Sometimes, depending on the baby’s position, the mother may have a premature urge to push. That said, I do know of some birth professionals who believe the mother should always follow her instincts and not be discouraged from pushing if she feels the urge, fully dilated or not. Those I have worked with, admittedly, in a hospital setting, feel it is best for the health of the cervix and the pelvic ligaments not to push until fully dilated. I have seen some care providers help stretch the cervix open the last centimeter or push aside a little cervical lip; but I have not seen a care provider encourage a woman to push without the knowledge of the status of her cervix.
There are also times it is suggested not to get repeated vaginal exams.
Once the amniotic sac is ruptures, it is best to have as few exams as possible.
The more times a vaginal exam is given, the higher chance of introducing infection, since the amniotic sac creates a barrier for infection.
Also keep in mind that vaginal exams are subjective. If measured by numerous people, you are bound to get slightly different results. It could be very discouraging to have one person say you are 5 cm dilated only to have another state you are only 3 cm along.
Some hospitals are teaching hospitals and may ask you if you are okay with having a student perform an examination. Do not feel any pressure to submit to this if you are truly uncomfortable with the idea.
Repeatedly doing exams to find out progress and can make the mother feel pressured to dilate at a certain rate.
The well-known midwife, Ina May Gaskin, talks a lot about the “Sphincter Law.” She says that the cervix is a sphincter and when feeling shy, pressured or embarrassed, it does not respond well and closes up. If the mother is feeling like her body is not performing as expected, this can have a psychological impact on her which will just slow down the whole labor process. Again, we come back to: if the information gathered is not helpful in the decision making process, why do it?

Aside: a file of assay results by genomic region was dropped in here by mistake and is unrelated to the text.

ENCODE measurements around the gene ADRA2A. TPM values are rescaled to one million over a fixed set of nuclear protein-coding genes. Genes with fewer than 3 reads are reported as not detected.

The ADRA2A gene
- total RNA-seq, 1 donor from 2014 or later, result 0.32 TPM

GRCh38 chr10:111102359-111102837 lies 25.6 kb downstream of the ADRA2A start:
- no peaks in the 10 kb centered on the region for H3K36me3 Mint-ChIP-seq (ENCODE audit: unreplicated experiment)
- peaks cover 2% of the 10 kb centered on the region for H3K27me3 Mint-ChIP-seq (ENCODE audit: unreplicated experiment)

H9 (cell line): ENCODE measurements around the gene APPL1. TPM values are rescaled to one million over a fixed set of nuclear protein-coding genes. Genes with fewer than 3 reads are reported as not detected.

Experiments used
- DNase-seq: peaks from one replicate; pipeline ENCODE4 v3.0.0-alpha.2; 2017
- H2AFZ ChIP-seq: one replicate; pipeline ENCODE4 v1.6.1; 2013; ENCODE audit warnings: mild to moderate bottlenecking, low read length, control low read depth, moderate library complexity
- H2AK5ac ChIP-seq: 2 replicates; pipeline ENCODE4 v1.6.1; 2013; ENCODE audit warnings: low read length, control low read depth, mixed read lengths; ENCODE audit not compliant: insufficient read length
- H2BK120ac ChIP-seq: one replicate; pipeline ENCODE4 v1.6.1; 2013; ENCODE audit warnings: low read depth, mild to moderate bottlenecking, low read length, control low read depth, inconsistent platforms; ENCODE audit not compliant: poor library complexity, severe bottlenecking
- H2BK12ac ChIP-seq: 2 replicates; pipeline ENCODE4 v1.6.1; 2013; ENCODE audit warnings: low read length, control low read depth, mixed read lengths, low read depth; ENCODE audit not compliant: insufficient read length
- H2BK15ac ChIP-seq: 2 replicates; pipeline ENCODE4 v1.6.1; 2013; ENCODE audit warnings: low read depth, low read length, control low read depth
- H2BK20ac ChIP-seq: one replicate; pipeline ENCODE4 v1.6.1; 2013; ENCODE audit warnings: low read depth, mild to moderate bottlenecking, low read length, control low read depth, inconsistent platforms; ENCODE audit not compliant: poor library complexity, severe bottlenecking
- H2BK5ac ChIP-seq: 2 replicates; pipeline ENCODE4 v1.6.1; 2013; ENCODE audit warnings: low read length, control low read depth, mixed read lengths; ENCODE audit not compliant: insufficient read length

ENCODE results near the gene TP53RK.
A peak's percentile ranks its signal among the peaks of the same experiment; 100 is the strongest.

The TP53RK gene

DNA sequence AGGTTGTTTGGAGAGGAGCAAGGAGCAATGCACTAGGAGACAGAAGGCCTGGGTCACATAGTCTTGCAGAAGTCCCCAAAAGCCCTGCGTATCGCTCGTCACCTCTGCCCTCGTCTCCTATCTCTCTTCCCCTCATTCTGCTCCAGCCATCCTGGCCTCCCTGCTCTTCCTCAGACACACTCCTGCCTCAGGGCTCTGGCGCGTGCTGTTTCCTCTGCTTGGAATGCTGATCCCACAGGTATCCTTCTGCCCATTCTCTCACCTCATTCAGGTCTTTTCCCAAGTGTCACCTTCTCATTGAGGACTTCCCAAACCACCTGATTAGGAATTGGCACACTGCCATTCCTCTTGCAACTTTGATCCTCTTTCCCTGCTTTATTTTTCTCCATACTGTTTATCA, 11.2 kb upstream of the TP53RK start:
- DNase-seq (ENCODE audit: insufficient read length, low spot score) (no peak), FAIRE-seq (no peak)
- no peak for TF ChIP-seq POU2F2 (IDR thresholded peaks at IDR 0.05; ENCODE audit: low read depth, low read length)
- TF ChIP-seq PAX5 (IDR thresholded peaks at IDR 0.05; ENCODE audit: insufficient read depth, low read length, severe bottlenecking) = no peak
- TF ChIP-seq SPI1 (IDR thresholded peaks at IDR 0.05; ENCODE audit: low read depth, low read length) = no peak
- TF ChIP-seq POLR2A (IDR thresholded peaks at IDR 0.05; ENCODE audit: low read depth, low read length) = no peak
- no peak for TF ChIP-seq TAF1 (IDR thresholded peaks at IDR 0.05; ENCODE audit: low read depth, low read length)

I hope this discussion of vaginal exams and when to get them has created some clarity on the subject. It could be a great jumping off point for you and your care provider to talk about while discussing your upcoming labor. This way, you know what to expect and have an opportunity to state your wishes.
Debra Flashenberg, CD(DONA), LCCE, E-RYT 500 is the director of the Prenatal Yoga Center. She has spent most of her life performing and was introduced to yoga through a choreographer in 1997. After several years as a yoga student, she decided to continue her education and became certified as a Bikram Yoga instructor. After being witness to several “typical” hospital births, Debra felt it was important to move beyond the yoga room and be present in the birthing room. In 2006, Debra received her certification as a Lamaze® Certified Childbirth Educator. In September of 2007, Debra completed a Midwife Assistant Program with Ina May Gaskin, Pamela Hunt and many of the other Farm Midwives at The Farm Midwifery Center in Tennessee. Drawing on her experience as a prenatal yoga teacher, labor support doula and childbirth educator, Debra looks to establish safe and effective classes for pregnancy and beyond. She is the proud (and tired) mother of new baby boy, Shay.
The views and opinions expressed on this blog are purely the blog contributor’s. Any product claim, statistic, quote or other representation about a product or service should be verified with the manufacturer or provider. Writers may have conflicts of interest, and their opinions are their own.